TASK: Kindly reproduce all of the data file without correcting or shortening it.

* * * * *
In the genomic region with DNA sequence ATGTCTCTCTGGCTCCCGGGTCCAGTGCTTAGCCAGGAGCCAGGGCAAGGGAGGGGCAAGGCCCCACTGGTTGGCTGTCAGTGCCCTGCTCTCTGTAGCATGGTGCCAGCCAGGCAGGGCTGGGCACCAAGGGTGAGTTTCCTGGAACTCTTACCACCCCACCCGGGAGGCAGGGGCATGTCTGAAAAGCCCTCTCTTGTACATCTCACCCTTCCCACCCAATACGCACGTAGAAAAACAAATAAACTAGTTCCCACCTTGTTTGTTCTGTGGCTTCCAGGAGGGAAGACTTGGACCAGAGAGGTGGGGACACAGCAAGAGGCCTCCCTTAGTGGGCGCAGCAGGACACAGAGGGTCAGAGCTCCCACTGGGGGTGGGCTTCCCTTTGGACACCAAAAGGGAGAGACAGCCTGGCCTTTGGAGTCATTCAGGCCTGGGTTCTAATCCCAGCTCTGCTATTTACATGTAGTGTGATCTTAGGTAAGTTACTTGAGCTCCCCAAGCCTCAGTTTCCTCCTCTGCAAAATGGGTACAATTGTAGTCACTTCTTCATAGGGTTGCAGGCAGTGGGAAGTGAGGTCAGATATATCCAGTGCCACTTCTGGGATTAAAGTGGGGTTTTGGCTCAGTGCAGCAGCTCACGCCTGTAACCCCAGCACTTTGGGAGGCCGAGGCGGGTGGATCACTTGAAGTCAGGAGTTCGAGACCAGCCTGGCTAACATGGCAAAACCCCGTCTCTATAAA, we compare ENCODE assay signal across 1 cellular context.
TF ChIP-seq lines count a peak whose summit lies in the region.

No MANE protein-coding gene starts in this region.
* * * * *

In the genomic region with DNA sequence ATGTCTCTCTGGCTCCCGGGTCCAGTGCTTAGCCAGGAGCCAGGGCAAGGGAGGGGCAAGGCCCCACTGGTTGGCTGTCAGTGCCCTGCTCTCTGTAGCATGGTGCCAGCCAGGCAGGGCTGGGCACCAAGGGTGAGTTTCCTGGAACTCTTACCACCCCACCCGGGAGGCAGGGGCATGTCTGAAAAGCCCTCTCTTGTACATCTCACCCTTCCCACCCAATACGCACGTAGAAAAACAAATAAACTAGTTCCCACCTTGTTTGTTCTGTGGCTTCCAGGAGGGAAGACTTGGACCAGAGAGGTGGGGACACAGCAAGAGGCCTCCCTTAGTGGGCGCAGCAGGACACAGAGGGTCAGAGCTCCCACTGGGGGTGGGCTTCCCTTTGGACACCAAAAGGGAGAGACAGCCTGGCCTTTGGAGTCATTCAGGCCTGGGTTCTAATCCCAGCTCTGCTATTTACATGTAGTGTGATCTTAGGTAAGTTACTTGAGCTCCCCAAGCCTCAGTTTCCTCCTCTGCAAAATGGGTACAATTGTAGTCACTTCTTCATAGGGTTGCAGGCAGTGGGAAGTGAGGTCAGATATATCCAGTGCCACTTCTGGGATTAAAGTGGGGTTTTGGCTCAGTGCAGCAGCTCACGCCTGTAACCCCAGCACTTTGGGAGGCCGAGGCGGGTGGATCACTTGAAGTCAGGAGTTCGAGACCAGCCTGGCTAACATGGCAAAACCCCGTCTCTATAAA, we compare ENCODE assay signal across 1 cellular context.
TF ChIP-seq lines count a peak whose summit lies in the region.

No MANE protein-coding gene starts in this region.